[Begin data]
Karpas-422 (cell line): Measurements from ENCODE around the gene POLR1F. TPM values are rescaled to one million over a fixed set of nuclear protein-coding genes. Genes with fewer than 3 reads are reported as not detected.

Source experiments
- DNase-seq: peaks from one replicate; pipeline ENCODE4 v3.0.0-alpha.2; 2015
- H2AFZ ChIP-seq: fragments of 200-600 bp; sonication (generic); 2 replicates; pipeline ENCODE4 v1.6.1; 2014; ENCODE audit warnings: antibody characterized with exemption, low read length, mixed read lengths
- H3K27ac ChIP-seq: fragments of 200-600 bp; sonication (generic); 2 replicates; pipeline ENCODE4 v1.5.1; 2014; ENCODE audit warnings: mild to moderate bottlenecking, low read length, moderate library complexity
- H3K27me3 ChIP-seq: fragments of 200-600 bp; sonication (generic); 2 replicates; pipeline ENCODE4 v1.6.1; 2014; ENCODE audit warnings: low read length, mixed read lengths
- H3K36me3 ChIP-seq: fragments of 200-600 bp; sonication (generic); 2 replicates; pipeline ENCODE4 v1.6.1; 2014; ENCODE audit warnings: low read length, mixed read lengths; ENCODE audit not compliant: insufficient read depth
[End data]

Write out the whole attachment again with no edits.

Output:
Karpas-422 (cell line): Measurements from ENCODE around the gene POLR1F. TPM values are rescaled to one million over a fixed set of nuclear protein-coding genes. Genes with fewer than 3 reads are reported as not detected.

Source experiments
- DNase-seq: peaks from one replicate; pipeline ENCODE4 v3.0.0-alpha.2; 2015
- H2AFZ ChIP-seq: fragments of 200-600 bp; sonication (generic); 2 replicates; pipeline ENCODE4 v1.6.1; 2014; ENCODE audit warnings: antibody characterized with exemption, low read length, mixed read lengths
- H3K27ac ChIP-seq: fragments of 200-600 bp; sonication (generic); 2 replicates; pipeline ENCODE4 v1.5.1; 2014; ENCODE audit warnings: mild to moderate bottlenecking, low read length, moderate library complexity
- H3K27me3 ChIP-seq: fragments of 200-600 bp; sonication (generic); 2 replicates; pipeline ENCODE4 v1.6.1; 2014; ENCODE audit warnings: low read length, mixed read lengths
- H3K36me3 ChIP-seq: fragments of 200-600 bp; sonication (generic); 2 replicates; pipeline ENCODE4 v1.6.1; 2014; ENCODE audit warnings: low read length, mixed read lengths; ENCODE audit not compliant: insufficient read depth